Irish rockers U2 are being sued by a British songwriter who claims they stole one of his songs for their 1991 album Achtung Baby. Paul Rose is said to have filed a lawsuit on 27 February in Manhattan, New York seeking a songwriting credit on U2's song The Fly, $5m (£4m) in damages and lawyers fees.
In the lawsuit, Rose argues that elements of his track Nae Slappin were used for U2's single at a time when the band were trying to reinvent their sound. According to the New York Post, Rose handed a demo of his music to studio executives at Island Records in 1989, the same year U2 signed to the label.
Rose states: "An ordinary lay observer would reasonably find that the songs are substantially similar and that an infringement has occurred. Although perhaps the most popular rock band in the world in the 1980s, by that decade's end the band felt in need of reinvigoration.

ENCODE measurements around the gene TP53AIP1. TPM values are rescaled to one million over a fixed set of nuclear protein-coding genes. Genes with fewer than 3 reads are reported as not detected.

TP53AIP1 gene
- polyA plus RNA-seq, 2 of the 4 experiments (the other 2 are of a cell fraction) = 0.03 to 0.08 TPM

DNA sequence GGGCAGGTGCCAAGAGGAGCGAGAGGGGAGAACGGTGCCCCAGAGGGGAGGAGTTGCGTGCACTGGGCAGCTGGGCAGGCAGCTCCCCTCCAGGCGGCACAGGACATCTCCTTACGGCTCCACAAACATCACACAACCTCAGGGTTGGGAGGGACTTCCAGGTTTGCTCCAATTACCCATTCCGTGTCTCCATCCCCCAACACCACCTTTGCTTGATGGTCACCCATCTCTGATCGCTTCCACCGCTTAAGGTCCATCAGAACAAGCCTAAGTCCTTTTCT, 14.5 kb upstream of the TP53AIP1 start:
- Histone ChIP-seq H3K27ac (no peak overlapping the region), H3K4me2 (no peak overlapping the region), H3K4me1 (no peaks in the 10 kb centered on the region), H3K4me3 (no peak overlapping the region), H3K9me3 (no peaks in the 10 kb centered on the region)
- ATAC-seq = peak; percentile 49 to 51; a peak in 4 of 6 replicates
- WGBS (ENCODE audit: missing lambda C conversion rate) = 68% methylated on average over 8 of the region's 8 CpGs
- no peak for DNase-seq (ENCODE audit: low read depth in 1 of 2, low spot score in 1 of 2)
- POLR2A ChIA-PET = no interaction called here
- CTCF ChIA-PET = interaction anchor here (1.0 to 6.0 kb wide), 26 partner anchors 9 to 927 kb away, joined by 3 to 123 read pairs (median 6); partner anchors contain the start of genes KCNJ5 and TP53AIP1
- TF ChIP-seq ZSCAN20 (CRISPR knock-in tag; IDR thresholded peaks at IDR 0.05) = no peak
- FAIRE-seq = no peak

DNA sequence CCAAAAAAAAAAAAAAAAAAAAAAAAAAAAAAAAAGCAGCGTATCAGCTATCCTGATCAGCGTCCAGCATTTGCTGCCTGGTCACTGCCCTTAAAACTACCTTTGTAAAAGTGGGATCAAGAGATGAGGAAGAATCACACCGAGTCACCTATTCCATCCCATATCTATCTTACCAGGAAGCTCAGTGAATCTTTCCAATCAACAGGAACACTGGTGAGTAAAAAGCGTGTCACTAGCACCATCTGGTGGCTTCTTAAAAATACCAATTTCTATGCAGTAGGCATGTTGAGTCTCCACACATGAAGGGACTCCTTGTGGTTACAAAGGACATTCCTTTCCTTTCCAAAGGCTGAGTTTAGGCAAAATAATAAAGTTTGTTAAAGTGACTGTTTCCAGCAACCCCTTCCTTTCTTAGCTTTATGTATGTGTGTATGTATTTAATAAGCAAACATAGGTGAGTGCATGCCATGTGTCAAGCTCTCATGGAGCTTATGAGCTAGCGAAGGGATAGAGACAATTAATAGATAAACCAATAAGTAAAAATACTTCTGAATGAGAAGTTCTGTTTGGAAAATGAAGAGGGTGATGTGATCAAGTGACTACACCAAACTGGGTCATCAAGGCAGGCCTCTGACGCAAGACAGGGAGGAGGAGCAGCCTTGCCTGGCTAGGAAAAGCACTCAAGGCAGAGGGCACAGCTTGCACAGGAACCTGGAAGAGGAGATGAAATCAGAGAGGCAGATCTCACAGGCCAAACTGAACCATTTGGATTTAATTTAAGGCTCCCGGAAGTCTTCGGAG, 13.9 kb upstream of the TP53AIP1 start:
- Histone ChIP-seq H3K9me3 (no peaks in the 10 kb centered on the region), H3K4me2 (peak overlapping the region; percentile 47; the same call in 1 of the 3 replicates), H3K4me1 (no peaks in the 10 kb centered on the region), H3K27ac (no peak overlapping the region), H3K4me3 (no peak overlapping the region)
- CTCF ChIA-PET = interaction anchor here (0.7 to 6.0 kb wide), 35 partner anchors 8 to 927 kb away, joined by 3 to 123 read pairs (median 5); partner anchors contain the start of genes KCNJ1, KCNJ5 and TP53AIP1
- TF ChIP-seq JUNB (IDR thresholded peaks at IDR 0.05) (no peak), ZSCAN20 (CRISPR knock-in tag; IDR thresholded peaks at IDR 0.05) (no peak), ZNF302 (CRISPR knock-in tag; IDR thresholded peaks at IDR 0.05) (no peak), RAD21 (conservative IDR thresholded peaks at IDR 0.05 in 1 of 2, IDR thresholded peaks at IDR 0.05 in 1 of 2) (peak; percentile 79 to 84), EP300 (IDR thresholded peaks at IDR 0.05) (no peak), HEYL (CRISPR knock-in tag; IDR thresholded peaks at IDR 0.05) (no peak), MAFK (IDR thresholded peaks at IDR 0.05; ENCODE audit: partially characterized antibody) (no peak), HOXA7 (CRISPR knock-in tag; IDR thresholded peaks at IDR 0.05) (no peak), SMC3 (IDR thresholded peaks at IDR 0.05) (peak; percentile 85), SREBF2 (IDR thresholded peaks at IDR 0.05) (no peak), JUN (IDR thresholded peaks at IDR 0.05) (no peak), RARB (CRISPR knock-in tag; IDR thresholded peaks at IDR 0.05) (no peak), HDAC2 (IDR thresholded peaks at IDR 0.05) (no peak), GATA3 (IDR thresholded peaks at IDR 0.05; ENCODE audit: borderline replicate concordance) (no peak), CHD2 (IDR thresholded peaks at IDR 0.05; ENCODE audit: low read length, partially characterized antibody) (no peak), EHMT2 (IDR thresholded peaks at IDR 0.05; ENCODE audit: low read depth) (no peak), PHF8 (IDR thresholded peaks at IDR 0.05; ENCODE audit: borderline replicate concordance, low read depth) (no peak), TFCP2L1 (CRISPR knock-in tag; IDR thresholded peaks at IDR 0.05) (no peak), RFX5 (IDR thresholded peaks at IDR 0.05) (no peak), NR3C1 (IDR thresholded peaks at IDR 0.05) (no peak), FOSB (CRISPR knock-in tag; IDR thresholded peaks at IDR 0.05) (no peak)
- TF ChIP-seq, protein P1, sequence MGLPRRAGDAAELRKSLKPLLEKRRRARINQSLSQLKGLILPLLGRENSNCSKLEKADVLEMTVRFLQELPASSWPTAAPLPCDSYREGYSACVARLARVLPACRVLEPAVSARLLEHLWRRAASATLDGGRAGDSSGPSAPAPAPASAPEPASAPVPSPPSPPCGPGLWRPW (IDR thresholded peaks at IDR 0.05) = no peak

After allegedly hearing Rose's Nae Slappin, U2 are said to have used similar chords on The Fly, which features "an elaborate and distinctive guitar solo nearly identical to [Nae Slappin]." The lawsuit also notes that The Fly's "dance beats, distorted vocals and hard industrial edge sounded nothing like typical U2".
Rose's lawyer, Thomas Mullaney, states that the guitarist has only filed his lawsuit now because he was a newcomer in the music industry 26 years ago and did not want to ruin his chances of securing future work.
Rose, who hails from Newcastle, is primarily a rock guitarist but has experimented with a variety of genres including jazz, blues, country and folk music. The musician has won acclaim from famous guitarists like the late Rory Gallagher and Seymour Duncan, and has released 12 albums to date.
U2's Achtung Baby album reached number one on the US Billboard 200 chart and was certified platinum four times by the British Phonographic Industry (BPI). The rock band, which consists of Bono, The Edge, Adam Clayton and Larry Mullen Jr., are set to embark on a European tour in July to celebrate the 30th anniversary of their 1987 album The Joshua Tree.